For more on bicycle face, see The Science of Fear, http://www.fearexhibit.org/media/moral_panics.

When I first heard of bicycle face, I instantly thought of the look fierce concentration and effort that’s associated with bicycle racing.  Here’s the most famous race face, Jan Ullrich.  Below Jan is my race face! But I was sad to find out that bicycle face is something else altogether.

bikefacejan bikefaceme

athletes · competition

The Competitive Feminist: the Bad, the Ugly, and the Good

hurdles beijing-china-olympics--aug-18-2008-female-athletes-competing-in-100-meter-sprint-for-women

Earlier this week, when Jennifer Lawrence accepted her (much-deserved) Golden Globe Award for her performance in Silver Linings Playbook, the first thing she said was, “This means I beat Meryl.” I cringed (not knowing at the time that this is, apparently, a reference to a line from the 1996 film The First Wives Club). I cringed because that’s not what you’re supposed to say.

You’re supposed to say something gracious and generous about the strong field of women with whom you were nominated. You’re supposed to say, “You like me, you really like me.” You’re not supposed to talk about winners and losers. Remember when, at the Academy Awards, they switched from “And the winner is…” to “And the Oscar goes to…”?

Some say competition runs counter to feminist ideals, making the very idea of competition “un-feminist.” In 1972, volume one of Ms. Magazine included an article by Letty Cottin Pogrebin entitled, “Competing with Women.” And in 1987, Valerie Miner and Helen Longino co-edited a collection of essays, Competition: A Feminist Taboo?  It opened with a re-print of the Pogrebin essay.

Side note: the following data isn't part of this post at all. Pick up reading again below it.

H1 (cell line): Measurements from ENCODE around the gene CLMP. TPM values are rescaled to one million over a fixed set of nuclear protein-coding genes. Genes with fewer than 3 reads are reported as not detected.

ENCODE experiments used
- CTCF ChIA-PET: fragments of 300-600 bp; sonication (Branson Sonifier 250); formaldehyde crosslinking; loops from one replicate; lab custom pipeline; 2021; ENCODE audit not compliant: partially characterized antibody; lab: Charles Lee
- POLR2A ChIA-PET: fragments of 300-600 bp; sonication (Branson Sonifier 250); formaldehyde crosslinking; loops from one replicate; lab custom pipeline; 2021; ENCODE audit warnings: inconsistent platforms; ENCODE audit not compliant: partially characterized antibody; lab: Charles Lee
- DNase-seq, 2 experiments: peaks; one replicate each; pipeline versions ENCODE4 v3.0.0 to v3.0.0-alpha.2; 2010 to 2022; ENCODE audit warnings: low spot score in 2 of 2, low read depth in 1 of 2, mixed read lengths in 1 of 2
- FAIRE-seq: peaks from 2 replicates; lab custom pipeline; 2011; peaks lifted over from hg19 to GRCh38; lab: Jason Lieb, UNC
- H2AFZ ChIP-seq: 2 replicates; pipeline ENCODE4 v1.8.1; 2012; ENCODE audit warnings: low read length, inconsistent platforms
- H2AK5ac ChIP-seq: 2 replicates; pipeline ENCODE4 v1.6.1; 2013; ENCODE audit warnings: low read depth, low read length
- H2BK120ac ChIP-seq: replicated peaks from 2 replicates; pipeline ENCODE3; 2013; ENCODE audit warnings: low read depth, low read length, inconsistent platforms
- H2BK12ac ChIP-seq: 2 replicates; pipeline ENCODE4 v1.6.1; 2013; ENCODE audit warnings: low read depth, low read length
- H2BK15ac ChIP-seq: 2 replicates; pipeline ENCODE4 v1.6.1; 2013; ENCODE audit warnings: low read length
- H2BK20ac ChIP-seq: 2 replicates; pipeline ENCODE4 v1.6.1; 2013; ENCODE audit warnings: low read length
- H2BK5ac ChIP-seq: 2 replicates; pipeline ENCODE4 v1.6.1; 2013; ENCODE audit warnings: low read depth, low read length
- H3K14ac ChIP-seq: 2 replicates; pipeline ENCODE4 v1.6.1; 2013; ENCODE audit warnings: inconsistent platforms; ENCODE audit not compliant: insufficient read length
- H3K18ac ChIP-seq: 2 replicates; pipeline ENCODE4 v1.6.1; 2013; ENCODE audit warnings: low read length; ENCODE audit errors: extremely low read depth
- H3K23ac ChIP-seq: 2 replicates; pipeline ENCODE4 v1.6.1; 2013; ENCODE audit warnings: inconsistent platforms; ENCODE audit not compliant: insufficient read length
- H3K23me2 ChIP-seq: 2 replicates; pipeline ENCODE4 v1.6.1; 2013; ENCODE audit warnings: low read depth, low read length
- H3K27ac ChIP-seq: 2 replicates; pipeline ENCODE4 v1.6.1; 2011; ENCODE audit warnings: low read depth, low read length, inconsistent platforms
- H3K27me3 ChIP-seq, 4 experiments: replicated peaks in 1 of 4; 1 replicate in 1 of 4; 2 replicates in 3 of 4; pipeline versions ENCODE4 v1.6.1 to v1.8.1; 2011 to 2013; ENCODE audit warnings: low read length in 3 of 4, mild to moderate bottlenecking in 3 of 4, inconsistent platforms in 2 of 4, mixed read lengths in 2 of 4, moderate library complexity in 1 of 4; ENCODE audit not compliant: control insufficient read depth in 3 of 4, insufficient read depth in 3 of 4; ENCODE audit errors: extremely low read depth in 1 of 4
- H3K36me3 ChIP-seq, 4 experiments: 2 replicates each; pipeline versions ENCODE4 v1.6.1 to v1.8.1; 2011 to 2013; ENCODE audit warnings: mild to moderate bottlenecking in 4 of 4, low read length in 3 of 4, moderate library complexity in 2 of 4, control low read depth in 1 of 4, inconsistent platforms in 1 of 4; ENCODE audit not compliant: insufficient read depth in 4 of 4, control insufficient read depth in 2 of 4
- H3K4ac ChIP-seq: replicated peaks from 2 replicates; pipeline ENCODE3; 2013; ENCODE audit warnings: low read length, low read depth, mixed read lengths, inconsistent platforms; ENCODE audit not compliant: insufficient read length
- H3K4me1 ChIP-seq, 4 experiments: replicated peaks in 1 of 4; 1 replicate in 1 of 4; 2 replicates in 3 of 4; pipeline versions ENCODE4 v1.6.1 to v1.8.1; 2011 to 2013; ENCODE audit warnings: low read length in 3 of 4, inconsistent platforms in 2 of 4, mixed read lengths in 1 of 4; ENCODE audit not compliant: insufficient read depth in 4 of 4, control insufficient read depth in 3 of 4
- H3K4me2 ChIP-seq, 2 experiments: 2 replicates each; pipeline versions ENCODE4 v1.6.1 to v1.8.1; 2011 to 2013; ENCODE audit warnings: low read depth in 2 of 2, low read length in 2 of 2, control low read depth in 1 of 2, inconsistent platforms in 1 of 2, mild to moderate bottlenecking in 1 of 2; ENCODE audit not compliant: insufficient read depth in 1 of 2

They suggest that feminists have had difficulty talking about competition—hence, the taboo—because it they consider it a key feature of the patriarchal social structure that feminists criticize.  The default assumption that competition is not just un-feminine (though it is that too), but actually un-feminist. Why? Well, it’s sometimes bad, and sometimes downright ugly.

Competition isn’t just suspect for being masculinist and patriarchal (and capitalist). It’s divisive and hierarchical. You can’t have winners without losers.  And aren’t winners superior to losers? The gold medalist stands at the top of the podium.  What about feminist solidarity? What about equality? How does a good feminist reconcile competition with that?

This unease with the idea of competition means that many women who consider themselves feminists are loathe to admit to their competitive tendencies. We compete with ourselves. We support our sisters. We hold hands as we cross the finish line.

And yet, feminist or not, don’t we all like to win?